Wednesday, May 21, 2008

Dogville on Punishment

For those who feel some reluctance to affirm negative judgments about other people, the film Dogville really helps to illustrate a more retributivist viewpoint. Consider the following exchange: [spoiler warning]
The Big Man: You do not pass judgement, because you sympathize with them. A deprived childhood and a homicide really isn't necessarily a homicide, right? The only thing you can blame is circumstances. Rapists and murderers may be the victims, according to you. But I, I call them dogs, and if they're lapping up their own vomit the only way to stop them is with the lash... Dogs can be taught many useful things, but not if we forgive them every time they obey their own nature.

Grace: So I'm arrogant. I'm arrogant because I forgive people?

BM: My God. Can't you see how condescending you are when you say that? You have this preconceived notion that nobody, listen, that nobody can't possibly attain the same high ethical standards as you, so you exonerate them. I can not think of anything more arrogant than that. You... you forgive others with excuses that you would never in the world permit for yourself... you must maintain your own standard. You owe them that. You owe them that. The penalty you deserve for your transgressions, they deserve for their transgressions.

Grace: They are human beings --

BM: No, no, no. Does every human being need to be accountable for their action? Of course they do. But you don't even give them that chance.

Of course, even a utilitarian can agree with the first point -- that people must be held accountable for rehabilitative purposes, to shape and improve their character. But what do you make of the second argument, that respect requires us to hold others to the same high standards we would apply to ourselves?

As Strawson famously noted, to suspend the reactive attitudes altogether would be to no longer treat the other as a (moral/rational) agent at all:
To adopt the objective attitude to another human being is to see him, perhaps, as an object of social policy; as a subject for what, in a wide range of sense, might be called treatment; as something certainly to be taken account, perhaps precautionary account, of; to be managed or handled or cured or trained; perhaps simply to be avoided... But it cannot include the range of reactive feelings and attitudes which belong to involvement or participation with others in inter-personal human relationships; it cannot include resentment, gratitude, forgiveness, anger, or the sort of love which two adults can sometimes be said to feel reciprocally, for each other. If your attitude towards someone is wholly objective, then though you may fight him, you cannot quarrel with him, and though you may talk to him, even negotiate with him, you cannot reason with him. You can at most pretend to quarrel, or to reason, with him.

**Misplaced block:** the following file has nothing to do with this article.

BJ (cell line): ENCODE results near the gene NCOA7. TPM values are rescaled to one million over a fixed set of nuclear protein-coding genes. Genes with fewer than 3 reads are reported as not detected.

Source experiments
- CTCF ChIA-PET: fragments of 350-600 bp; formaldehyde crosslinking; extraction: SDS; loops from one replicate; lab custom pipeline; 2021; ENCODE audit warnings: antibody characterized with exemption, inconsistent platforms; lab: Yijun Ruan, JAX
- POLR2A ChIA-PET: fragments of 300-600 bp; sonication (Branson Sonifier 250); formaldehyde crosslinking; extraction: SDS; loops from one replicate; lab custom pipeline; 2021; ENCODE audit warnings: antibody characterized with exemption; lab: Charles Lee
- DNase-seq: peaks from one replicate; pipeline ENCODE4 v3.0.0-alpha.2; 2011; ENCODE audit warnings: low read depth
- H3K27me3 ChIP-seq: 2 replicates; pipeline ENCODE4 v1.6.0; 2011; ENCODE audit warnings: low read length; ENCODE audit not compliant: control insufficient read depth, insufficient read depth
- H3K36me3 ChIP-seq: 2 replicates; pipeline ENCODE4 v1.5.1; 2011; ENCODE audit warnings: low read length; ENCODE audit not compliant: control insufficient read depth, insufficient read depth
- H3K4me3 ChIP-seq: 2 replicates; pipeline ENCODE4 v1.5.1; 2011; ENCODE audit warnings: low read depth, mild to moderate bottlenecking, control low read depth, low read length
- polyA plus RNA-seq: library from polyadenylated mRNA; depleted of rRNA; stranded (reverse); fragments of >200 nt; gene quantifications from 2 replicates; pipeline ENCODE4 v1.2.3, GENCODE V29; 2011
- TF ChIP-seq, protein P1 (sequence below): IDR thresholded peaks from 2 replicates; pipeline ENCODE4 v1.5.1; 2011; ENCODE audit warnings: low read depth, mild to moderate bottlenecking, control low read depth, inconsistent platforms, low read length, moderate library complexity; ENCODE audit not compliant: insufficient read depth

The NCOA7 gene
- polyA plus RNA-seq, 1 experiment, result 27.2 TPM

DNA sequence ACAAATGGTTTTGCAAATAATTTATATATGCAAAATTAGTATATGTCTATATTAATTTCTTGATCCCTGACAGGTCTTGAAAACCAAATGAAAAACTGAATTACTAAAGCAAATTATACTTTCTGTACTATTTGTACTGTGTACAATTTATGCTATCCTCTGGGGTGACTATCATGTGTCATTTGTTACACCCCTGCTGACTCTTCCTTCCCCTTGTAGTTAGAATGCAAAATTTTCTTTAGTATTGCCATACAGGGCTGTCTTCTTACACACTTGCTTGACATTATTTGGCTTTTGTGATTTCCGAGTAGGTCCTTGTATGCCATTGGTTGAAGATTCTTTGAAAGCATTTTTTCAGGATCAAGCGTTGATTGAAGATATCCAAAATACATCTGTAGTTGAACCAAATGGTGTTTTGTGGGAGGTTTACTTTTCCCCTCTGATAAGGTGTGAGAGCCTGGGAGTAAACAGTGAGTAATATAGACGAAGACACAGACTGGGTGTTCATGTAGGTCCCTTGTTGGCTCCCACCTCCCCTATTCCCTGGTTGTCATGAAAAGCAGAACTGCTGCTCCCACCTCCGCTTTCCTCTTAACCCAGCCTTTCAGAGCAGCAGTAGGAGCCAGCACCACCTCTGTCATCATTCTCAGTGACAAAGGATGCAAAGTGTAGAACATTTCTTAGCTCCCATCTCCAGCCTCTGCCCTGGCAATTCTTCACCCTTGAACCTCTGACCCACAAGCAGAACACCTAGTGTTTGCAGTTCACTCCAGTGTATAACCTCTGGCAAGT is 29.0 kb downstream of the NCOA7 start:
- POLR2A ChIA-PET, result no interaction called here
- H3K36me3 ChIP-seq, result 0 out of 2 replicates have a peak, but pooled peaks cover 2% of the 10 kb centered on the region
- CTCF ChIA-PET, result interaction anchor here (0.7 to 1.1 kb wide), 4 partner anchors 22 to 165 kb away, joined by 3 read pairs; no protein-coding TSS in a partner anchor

I'm tempted by the thought that there's not much worse for a person than to have their agency denied, to be stripped of one's dignity or "recognitional respect" as a reasonable person. (On the other hand, the criminal facing punishment probably doesn't appreciate the respect we thereby show him.) What do you think?

7 comments:

  1. I don't know, perhaps the criminal can appreciate the respect shown by holding him/her responsible. The exhibition of such appreciation may be unusual, but there are possible explanations of this fact. Maybe this is because we live in a culture which propagates the value of pursuing what satisfies one's short-term interests (i.e. it is more comfortable for me not to face up to my crime).